FIG. 4 is a greatly enlarged representation of an electrode assembly which may be utilized in combination with the light reflection control means of the first embodiment of the invention;

FIG. 5, also greatly enlarged, represents an electrode assembly which may be utilized in combination with the light reflection control means of a second embodiment of the invention; and

FIG. 6 will be referred to in a description of the second embodiment of the invention.

DESCRIPTION OF THE INVENTION

Referring now to FIG. 1, the illustration will be referred to as the end view of a light conducting member 10, exemplified as presenting four light reflecting surfaces 11, 12, 13 and 14, each considered as being a light reflecting interface of the member 10 material and, for example, the air environment surrounding it. The drawing of this member 10, as well as similar portions of each of the other embodiments herein, is shown 10 to 100 times normal size for the purpose of aiding in the descriptions thereof. The exact nature of the material of member 10 will be dependent on particular application requirements of the invention. Therefore, it may be necessary to select the material of member 10 from any, or combinations, of a wide variety of light conducting materials. The selection may include glass or plastic materials, or perhaps tourmaline, quartz, barium titanate, lithium niobate, to name a few, or still other materials, gas, liquid or solid, exhibiting either piezoelectric, Kerr, Pockels or ferroelectric effects.

Referring to FIGS. 1 and 2, light, preferably from a laser source, will be described as being directed along a refraction-compensated input path 15, in FIG. 1, toward the surface 11, and at a predetermined angle a toward the surface 11 as indicated in FIG. 2, the latter being a side view of the member 10. Light, upon entering the member 10, will follow a primary path 20. Light incident upon the surface 12 at the angle θ1 is reflected toward and incident upon surface 13 at a similar angle θ1, then reflected toward and incident upon surface 14 at a similar angle θ1, then reflected toward and incident upon surface 11 at a similar angle θ1, then reflected toward and incident upon the surface 12 at a similar angle θ1, and so on. As shown in FIG. 2, because of the entry angle a the path 20 will form a helix of plural revolutions through the length dimension of the member 10, and light incident upon the surface 11 at angle θ1 will occur at a series of light reflecting positions 30, 31, 32, and continue, of course, unless the light is directed away from the primary path 20.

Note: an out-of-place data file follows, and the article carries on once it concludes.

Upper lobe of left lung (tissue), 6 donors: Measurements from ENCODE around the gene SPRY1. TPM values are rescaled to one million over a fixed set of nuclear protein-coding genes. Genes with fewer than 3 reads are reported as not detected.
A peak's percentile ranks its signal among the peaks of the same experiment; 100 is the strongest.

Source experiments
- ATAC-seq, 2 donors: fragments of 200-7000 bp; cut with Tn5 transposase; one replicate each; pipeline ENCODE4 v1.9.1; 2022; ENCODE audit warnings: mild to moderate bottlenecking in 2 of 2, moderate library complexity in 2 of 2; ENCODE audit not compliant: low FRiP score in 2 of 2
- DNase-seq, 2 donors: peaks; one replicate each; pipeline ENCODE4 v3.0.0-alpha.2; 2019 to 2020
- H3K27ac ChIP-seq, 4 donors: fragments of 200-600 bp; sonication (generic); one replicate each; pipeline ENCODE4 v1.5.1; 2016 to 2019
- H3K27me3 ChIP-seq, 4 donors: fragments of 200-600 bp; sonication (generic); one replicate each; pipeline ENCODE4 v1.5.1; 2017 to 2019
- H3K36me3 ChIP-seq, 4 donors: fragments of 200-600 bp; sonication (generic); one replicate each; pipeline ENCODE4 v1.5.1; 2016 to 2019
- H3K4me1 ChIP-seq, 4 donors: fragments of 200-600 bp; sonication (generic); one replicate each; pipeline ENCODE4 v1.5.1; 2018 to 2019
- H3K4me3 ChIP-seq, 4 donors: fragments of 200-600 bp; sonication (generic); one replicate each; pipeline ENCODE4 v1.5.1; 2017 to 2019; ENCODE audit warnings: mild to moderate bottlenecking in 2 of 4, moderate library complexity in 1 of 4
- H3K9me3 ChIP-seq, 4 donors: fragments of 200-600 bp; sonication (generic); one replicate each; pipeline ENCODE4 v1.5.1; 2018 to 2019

In FIG. 3 the series of positions 30, 31 and 32 are again shown. Coincident with each of these positions there is a series of light reflection control means indicated, respectively, as blocks 40, 41 and 42. Each block is representative of an interdigital electrode assembly somewhat as illustrated in FIG. 4, having at least first and second electrodes 43 and 44 and input terminals 45 for applying an electrical signal thereto. Intermediate the electrode assemblies and the member 10 there is a film of light conducting material 39 of a thickness of the order of the wavelength of the light along the path 20 deposited on the polished surface of the member 10. The electrodes 43 and 44 are intimately joined to the film 39. Film 39 materials will be selected from a wide variety of materials but in each case having an index of refraction lower than that of the member 10 material and electrooptically compatable with the latter. For example, the film 39 may be of glass in combination with a member 10 of lithium niobate or crystal quartz, or, the film 39 may be of lithium niobate or lithium tantalate and the member 10 of glass.